I was concerned recently that a friend was circulating a blogpost that contained opinions that could be used in damaging ways. The response I got to expressing that concern was this: "[that the] point was delivered without rigour seems to me to be the point of a personal blog in which one writes opinion pieces."
Now I'm confused about the point of posting on the internet. Let's examine the options.
1) Blogs are for posting personal opinions which everyone should understand have been developed without evidence or logic and so can be broadcast and disseminated without evaluation.
This is not how I write a blog post. I write in the hope that it will connect with something in readers that will allow them to think more clearly and work through issues with the balance of an outside perspective. It's a conversation in which I get to do the talking and am held to the same standards I would be held with in a face-to-face conversation. If I take a strong position, I expect to be asked what evidence I have to support it.
2) Rigorous thought is something to be saved for special occasions.
Do you know people who do this? They are really, really good at precise reasoning some of the time and completely undisturbed by logic and evidence at others. The mayor in Toronto wants us to think that this is who he is. Sometimes he is providing sound management to the city and sometimes he is telling the world that he was in a drunken stupor when he decided to try crack.
Clearly, some people do save their best reasoning for specific circumstances. However, when you think of the people you respect for their thinking, is this how you think of them? Do you think that they will turn sound reasoning on and off to conserve thinking power? Or do you expect that someone who thinks clearly will want to think clearly all of the time? You might expect that, since thinking begins in unconscious process and that does work the same way all of the time.
3) You cannot be held responsible for how people respond to your communication.
This is tricky. On some levels, obviously people take things in different ways, read with more or less skill and good will, and may take things out of context and use them in ways the writer never intended.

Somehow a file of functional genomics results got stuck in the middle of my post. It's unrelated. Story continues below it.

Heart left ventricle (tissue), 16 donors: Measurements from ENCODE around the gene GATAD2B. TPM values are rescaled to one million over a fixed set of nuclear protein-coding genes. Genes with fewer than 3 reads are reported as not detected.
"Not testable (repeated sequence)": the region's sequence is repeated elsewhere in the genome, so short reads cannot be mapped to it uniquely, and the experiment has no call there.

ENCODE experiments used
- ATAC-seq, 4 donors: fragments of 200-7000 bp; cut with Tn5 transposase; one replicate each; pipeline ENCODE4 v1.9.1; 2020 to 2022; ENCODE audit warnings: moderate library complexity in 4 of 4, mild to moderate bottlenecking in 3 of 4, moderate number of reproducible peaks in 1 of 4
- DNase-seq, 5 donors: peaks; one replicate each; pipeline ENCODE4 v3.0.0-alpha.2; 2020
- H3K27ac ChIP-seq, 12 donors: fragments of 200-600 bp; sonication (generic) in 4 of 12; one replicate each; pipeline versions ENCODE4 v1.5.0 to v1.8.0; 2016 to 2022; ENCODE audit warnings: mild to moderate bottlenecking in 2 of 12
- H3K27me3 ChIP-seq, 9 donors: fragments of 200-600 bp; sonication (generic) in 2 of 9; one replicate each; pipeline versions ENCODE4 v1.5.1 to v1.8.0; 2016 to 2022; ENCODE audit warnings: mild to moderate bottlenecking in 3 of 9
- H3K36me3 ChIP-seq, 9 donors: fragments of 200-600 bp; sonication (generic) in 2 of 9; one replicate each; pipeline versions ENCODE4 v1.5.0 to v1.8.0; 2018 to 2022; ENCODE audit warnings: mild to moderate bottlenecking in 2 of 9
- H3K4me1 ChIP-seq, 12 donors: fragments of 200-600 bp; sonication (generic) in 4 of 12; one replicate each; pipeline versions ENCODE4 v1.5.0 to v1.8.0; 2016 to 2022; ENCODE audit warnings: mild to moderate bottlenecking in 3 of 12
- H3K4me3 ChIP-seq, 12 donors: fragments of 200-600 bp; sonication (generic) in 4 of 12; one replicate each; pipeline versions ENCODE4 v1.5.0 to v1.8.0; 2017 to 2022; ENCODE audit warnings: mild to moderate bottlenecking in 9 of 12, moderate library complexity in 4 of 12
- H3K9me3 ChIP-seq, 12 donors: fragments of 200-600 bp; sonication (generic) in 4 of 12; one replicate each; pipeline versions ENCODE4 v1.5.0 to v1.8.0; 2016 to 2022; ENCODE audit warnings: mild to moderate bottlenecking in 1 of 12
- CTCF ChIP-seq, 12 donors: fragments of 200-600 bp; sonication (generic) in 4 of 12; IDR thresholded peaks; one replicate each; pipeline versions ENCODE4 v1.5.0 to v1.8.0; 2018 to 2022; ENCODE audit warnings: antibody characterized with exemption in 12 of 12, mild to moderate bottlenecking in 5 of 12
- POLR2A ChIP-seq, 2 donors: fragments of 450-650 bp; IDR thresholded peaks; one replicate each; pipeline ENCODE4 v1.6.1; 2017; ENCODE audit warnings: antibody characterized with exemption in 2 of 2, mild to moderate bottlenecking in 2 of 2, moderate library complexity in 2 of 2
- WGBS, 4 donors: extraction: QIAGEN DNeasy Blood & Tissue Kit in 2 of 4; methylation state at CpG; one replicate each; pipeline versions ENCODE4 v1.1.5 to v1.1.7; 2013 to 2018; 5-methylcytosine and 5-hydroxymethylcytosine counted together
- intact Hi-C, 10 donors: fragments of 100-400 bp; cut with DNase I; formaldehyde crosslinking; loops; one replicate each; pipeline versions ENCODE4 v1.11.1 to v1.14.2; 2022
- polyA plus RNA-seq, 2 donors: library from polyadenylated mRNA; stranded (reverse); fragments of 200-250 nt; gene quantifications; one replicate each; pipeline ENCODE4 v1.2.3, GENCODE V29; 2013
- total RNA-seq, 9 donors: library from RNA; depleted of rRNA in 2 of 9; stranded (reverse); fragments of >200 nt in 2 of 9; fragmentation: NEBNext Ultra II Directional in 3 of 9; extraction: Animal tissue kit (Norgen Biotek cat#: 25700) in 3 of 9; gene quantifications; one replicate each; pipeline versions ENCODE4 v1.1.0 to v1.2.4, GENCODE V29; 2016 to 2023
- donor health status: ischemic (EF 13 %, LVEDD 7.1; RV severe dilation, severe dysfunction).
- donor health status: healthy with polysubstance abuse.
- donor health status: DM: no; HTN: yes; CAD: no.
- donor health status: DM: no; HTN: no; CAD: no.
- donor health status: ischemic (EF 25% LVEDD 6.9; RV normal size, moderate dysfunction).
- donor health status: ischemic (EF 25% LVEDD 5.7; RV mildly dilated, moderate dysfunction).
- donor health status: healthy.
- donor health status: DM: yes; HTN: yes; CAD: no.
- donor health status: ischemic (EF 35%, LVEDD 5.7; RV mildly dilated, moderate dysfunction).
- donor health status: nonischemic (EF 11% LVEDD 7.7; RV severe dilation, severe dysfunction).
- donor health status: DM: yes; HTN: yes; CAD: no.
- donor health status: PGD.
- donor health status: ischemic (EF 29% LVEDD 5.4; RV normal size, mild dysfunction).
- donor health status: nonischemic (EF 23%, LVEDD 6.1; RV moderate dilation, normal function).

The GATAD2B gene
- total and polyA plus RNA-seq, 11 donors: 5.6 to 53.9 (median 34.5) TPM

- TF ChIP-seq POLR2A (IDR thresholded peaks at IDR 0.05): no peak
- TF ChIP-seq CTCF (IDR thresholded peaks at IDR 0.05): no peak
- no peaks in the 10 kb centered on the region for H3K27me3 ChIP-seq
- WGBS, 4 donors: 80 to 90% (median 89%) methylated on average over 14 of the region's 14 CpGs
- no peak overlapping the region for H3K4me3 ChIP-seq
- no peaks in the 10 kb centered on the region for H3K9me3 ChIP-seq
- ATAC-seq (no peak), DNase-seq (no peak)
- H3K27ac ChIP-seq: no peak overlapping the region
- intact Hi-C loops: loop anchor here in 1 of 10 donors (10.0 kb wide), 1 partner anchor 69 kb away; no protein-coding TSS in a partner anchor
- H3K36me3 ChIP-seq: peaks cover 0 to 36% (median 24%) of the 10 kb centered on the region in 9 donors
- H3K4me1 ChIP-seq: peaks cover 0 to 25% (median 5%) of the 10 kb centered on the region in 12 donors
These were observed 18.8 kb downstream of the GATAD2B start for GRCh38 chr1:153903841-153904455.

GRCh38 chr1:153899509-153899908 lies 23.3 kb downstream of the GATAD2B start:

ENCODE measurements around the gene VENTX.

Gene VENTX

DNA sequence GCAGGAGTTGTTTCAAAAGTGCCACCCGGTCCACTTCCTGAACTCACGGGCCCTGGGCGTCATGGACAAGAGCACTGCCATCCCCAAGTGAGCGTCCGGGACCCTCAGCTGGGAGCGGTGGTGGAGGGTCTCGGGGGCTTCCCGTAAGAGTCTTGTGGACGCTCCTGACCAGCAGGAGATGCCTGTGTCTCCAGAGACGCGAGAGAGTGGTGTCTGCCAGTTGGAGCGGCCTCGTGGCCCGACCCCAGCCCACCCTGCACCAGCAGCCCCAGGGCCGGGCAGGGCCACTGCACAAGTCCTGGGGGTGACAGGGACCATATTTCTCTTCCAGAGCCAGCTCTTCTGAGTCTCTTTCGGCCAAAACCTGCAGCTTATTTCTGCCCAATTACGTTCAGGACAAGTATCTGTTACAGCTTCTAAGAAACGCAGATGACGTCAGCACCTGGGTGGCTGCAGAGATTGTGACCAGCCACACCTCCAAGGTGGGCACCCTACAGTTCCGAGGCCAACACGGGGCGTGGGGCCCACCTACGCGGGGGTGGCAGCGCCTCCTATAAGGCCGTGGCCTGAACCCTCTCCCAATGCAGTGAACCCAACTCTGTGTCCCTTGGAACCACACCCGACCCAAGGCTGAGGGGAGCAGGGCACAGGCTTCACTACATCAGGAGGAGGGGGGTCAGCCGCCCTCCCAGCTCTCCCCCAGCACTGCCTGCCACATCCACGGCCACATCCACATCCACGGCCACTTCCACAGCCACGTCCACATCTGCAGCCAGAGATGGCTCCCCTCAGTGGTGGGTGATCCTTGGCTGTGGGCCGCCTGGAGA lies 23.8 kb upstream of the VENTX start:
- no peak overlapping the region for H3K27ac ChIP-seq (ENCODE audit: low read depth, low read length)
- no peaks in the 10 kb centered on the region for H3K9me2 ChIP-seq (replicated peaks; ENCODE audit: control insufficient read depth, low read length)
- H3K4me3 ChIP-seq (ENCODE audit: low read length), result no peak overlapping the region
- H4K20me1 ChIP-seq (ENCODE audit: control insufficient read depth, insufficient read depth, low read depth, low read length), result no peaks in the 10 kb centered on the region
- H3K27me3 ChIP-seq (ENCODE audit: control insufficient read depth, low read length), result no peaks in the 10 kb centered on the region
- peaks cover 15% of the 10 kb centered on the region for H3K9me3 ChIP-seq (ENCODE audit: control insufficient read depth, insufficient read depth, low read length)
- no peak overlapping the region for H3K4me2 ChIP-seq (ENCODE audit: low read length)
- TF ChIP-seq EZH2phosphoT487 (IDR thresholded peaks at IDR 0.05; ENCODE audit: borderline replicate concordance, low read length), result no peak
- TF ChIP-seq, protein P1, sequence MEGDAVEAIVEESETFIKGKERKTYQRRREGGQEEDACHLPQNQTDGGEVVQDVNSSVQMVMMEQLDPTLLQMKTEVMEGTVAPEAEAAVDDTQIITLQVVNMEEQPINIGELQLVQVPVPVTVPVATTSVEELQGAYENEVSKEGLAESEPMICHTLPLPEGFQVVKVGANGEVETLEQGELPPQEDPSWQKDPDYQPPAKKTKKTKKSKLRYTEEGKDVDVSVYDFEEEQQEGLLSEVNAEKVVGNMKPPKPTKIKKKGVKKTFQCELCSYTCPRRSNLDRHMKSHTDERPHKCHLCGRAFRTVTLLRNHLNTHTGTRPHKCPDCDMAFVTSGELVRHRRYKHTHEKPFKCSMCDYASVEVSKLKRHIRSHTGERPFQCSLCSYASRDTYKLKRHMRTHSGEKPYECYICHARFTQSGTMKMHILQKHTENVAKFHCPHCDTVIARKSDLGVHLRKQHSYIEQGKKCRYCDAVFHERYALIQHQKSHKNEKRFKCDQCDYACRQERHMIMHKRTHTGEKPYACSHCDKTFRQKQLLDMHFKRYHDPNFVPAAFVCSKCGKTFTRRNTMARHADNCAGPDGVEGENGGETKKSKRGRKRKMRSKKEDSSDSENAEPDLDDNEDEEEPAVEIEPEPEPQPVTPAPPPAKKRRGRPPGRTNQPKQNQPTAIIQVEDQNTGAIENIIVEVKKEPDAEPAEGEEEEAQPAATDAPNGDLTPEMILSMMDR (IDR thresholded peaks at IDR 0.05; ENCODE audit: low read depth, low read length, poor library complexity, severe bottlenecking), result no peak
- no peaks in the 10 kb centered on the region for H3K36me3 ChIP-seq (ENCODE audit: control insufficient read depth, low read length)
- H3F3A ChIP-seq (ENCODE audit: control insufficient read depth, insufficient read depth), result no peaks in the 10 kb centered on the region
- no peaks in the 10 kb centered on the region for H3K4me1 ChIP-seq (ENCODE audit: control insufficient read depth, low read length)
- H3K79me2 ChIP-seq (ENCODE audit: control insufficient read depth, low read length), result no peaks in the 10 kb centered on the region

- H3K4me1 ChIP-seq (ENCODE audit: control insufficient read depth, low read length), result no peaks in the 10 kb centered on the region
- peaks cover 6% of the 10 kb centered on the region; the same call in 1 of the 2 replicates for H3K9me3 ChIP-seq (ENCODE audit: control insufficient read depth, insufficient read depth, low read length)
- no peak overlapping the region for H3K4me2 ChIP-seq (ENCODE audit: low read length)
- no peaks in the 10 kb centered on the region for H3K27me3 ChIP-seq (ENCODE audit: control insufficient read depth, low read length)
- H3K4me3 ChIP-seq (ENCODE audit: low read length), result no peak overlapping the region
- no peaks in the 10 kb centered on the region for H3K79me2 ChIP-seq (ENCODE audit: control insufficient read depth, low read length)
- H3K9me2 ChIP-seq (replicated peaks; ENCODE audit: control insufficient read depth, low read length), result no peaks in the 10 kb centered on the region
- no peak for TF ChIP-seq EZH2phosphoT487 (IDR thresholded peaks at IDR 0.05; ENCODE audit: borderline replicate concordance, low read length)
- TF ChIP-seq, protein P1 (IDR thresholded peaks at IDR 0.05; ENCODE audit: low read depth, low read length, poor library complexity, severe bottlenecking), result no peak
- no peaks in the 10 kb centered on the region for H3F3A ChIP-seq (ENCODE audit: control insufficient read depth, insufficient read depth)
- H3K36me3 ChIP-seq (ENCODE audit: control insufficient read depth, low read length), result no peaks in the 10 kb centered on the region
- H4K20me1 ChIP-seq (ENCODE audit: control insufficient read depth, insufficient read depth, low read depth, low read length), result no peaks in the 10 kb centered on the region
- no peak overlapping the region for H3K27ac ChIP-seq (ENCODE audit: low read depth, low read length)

However, in NLP it is considered useful to take the position that "the meaning of my communication is the feedback I get." So if I write a piece that hits enough known anchors to make it easy for people to take a predictable action, then I am responsible for the response I get.
The piece in question wanted to dance around a difficult hiring issue. The issue in its broadest terms is this: one kind of person and one kind of thinking dominate a field. Should the field seek diversity or does that just lower its standards? No one is saying that people who are different are necessarily less competent, but surely everyone can see that if you force new thinking into a field you weaken it.
Well - I don't see it. I don't see it based on historical thinking that spans more than centuries of history and includes many different fields and cultures. I don't see it based on an analysis of how people are actually hired and how accurate most hiring processes actually are at predicting success (not very if you trust research). I see big holes in the argument.
The results of a piece like this are twofold. People look at the people who are 'different' in their field and wonder if they were hired by quota and are really less competent than the people around them. Just in case that's true, they consider it whenever that different person does something different. The other result is that people only hire to the highest known standards. This means they hire people who can do the things the people hiring can do. The leading edge doesn't move very far, because people are only valued for meeting standards that have already been set (so the bar never goes any higher).
But then, I am just a rigorous thinker. And rigourous thinkers really spoil the fun when someone wants to use the internet to spread ideas that are just 'personal opinions' not designed to have an influence on anyone who reads them. After all, "I read it on the internet" is practically the same as saying "it's an urban legend and no clever person would fall for it." Isn't it?
For the record, all of my opinions are personal, subjective and part of my own experience and values. Especially the ones I argue with the most rigour.